Debate team shines in recent competitions


Image: Photo provided by Dr. Vasile Stanescu

Mercer Debate team shows off trophies from 2015-2016 season.

Cody Moran, Contributing Writer

The Mercer University debate team is off to a great start this season. In their most recent competition at the University of Georgia, they made it into the final rounds of the Georgia, British, and International Parliamentary Debates.

They were the only institution to do so, according to a Mercer press release.

“I want you to reiterate over and over that we got second,” said Kyle Bligen, junior, co-captain of the team and finalist in the National Parliamentary Debate Association (NPDA) and World Schools Style (WSS) competitions at University of North Georgia. “We get first so often that sometimes [people outside of debate team] do not understand the validity of certain victories.”

At first, what motivates someone to willingly participate in organized verbal duels with others for fun may not be clear. For Garrett Williams, a sophomore competitor in the WSS elimination rounds at UNG, debate is an “outlet to learn about different ideas as well as express ideas.”

His teammate, Keanu Lowo, a sophomore and qualifier for the NPDA quarterfinals, views debate in a different light.

“I think the actual trips themselves are one of the most fun aspects of the tournaments . . . though when we do win, that’s pretty fun as well,” Lowo said. “We get to go in there and talk about why the other teams’ arguments don’t make sense.”

Jazz Buckley, the team’s other co-captain and finalist in the NPDA and WSS competitions, started debating in high school because she wanted to be a lawyer. She did not expect to do well when she first entered, but Buckley competed on a national level before ever debating collegiately.

“I continued in debate because I generally like the community of people who like to talk about the things I like to talk about,” she said. “They push me to learn more, and to understand more about things that I would not usually be interested in.”

Debate team is not just winning or travelling to different cities, the team said.  

It requires a lot of work, and is often misunderstood by those on the outside. Lowo said he recognizes this.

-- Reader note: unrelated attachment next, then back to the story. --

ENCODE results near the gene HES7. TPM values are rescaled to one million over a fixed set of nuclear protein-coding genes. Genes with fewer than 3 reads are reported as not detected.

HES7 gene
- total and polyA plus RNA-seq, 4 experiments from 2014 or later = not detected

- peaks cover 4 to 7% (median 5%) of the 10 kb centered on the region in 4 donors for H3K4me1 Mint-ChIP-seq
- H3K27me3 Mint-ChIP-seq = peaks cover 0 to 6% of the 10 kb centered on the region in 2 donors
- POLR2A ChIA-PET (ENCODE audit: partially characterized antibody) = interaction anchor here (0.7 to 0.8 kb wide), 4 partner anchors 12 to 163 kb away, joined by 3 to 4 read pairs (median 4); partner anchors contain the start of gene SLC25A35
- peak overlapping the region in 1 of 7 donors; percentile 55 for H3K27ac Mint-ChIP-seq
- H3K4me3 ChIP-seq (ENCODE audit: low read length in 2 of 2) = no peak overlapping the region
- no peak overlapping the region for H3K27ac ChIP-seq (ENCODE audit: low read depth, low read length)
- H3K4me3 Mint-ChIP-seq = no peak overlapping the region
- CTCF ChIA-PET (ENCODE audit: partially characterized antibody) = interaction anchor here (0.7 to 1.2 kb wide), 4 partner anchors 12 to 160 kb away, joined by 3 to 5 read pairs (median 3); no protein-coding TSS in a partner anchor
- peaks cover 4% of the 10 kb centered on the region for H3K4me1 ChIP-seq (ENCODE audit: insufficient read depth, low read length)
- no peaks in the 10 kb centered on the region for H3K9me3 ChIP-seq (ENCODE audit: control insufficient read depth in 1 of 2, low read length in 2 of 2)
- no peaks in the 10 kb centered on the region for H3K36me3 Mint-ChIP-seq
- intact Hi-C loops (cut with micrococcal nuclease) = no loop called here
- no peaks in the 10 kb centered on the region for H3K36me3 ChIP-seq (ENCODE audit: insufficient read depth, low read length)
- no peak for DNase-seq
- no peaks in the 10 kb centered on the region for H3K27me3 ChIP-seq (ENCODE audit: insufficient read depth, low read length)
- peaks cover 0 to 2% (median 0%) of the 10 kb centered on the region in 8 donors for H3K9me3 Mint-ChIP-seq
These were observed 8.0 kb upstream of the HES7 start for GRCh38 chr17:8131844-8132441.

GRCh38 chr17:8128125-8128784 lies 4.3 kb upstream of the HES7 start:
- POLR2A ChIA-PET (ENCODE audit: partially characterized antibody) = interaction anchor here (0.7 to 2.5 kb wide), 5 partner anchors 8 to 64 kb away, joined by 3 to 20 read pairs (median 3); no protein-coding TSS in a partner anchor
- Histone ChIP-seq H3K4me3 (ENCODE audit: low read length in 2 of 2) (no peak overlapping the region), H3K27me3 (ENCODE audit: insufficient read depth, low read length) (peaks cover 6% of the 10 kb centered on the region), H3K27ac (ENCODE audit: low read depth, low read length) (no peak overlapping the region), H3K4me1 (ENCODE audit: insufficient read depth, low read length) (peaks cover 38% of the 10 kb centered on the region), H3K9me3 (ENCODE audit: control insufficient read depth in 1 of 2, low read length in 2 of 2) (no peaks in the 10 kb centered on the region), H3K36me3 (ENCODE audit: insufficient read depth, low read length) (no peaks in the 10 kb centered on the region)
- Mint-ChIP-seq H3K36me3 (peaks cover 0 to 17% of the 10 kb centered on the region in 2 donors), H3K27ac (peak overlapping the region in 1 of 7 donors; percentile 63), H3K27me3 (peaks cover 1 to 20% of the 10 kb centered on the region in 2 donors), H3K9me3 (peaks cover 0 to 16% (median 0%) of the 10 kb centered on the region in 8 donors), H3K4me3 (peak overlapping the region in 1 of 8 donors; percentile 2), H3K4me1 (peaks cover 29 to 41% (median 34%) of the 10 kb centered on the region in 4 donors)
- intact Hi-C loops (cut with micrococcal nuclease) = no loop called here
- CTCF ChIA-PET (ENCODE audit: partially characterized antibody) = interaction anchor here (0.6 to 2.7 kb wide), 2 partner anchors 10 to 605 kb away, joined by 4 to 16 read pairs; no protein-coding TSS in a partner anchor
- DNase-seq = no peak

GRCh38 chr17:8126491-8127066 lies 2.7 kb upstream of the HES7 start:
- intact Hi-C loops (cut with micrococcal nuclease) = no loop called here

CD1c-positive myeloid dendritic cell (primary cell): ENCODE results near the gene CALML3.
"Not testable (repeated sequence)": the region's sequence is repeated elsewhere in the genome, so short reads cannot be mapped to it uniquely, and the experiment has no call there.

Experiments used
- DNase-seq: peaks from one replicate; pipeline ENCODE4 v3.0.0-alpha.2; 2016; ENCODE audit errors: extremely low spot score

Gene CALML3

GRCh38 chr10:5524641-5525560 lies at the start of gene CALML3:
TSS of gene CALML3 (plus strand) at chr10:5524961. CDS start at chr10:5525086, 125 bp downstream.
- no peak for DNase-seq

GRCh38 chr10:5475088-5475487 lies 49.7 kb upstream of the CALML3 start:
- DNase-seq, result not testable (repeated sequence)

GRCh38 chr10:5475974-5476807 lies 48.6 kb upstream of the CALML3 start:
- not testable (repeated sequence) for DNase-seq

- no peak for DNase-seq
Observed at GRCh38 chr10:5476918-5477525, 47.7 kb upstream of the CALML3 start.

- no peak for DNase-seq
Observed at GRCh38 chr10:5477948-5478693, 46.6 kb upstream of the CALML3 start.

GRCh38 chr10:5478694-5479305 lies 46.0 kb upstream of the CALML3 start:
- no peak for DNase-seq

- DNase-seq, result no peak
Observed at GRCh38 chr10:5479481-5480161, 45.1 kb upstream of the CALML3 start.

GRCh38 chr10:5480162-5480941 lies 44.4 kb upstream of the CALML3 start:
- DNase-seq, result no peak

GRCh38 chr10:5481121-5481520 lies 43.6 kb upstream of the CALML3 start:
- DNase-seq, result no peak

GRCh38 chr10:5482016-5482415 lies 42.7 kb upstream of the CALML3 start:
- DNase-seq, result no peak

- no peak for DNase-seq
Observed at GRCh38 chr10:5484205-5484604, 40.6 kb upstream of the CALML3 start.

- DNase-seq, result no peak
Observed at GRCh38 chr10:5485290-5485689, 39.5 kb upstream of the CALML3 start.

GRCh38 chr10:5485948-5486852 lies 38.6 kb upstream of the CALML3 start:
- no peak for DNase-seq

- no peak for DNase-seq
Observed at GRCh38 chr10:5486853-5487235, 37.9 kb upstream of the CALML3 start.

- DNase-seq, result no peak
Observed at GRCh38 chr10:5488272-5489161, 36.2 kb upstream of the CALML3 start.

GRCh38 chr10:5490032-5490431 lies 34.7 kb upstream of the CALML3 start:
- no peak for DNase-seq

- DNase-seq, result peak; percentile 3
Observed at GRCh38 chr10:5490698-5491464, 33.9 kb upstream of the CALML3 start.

“A lot of people often ask what it is the debate team actually does,” Lowo said. “We, more or less, debate about current events and real world topics . . . the things that you see in the news.”

The potential topics for discussion are virtually endless.

“[We debate about] any social issue. I will say this: Black Lives Matter has been debated, and whenever we debate that, we do not come in second,” Kyle Bligen said. “Anything to do with economics, we debate that . . . ISIS, the federal government, we debate that a lot.”

The team agrees that their coach, Professor Vasile Stanescu — who they affectionately call “Vas” — is essential to their success and unity.

“It was my freshman year, and I was actually taking a class with Vas. He said, ‘Come out to practice. See if you like it,’” said junior Kevin Lee-Alston, a team member who advanced to the International Public Debate Association elimination rounds. “It was a great experience.”

Taylor Cole, a freshman who has only been a part of the team for a few weeks, said she had a rough start to the year.

“I didn’t do as well as I had hoped at UNG . . . [Vas] wasn’t mad,” Cole said. “He just reinforced that it was okay, and that it was a learning experience.”

This not at all surprising considering Vas’ coaching philosophy.

“The way I explain coaching debate is like teaching the honors program,” Vas said. “It’s the best part of my job; I get to hang out with some the smartest people I know and talk about things we care about.”

The team says that their coach drives the van, buys the team Taco Bell and is always encouraging. According to them, he is never harsh and always helps his team members discover and pursue their passions.

Bligen sums up the team’s sentiment in a phrase: “There is no other coach in the nation like Vasile Stanescu.”